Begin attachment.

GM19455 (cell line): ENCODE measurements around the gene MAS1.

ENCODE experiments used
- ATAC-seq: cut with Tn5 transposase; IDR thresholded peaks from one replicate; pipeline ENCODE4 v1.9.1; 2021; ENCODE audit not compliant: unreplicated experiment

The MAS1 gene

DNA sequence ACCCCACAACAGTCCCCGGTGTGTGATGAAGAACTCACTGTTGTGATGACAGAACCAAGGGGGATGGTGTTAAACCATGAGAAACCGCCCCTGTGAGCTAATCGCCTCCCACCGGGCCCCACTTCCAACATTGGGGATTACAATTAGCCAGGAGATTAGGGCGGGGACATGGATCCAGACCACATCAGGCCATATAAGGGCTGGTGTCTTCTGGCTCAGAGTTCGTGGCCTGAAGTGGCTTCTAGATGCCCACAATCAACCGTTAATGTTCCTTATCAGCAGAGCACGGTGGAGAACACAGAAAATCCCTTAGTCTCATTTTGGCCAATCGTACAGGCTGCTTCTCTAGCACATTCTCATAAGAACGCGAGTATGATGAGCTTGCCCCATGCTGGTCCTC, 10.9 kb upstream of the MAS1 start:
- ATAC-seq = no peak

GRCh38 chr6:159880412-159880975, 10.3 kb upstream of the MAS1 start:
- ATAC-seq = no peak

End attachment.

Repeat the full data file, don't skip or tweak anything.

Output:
GM19455 (cell line): ENCODE measurements around the gene MAS1.

ENCODE experiments used
- ATAC-seq: cut with Tn5 transposase; IDR thresholded peaks from one replicate; pipeline ENCODE4 v1.9.1; 2021; ENCODE audit not compliant: unreplicated experiment

The MAS1 gene

DNA sequence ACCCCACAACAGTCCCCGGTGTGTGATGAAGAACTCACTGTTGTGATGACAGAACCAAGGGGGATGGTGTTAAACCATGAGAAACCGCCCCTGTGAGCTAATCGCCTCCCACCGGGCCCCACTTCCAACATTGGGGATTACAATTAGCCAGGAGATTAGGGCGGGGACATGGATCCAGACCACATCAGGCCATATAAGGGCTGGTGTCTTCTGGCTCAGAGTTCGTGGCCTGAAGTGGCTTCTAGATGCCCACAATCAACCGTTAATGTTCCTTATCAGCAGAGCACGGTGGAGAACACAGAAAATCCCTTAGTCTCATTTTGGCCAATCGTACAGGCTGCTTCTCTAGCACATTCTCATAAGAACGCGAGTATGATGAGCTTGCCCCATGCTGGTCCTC, 10.9 kb upstream of the MAS1 start:
- ATAC-seq = no peak

GRCh38 chr6:159880412-159880975, 10.3 kb upstream of the MAS1 start:
- ATAC-seq = no peak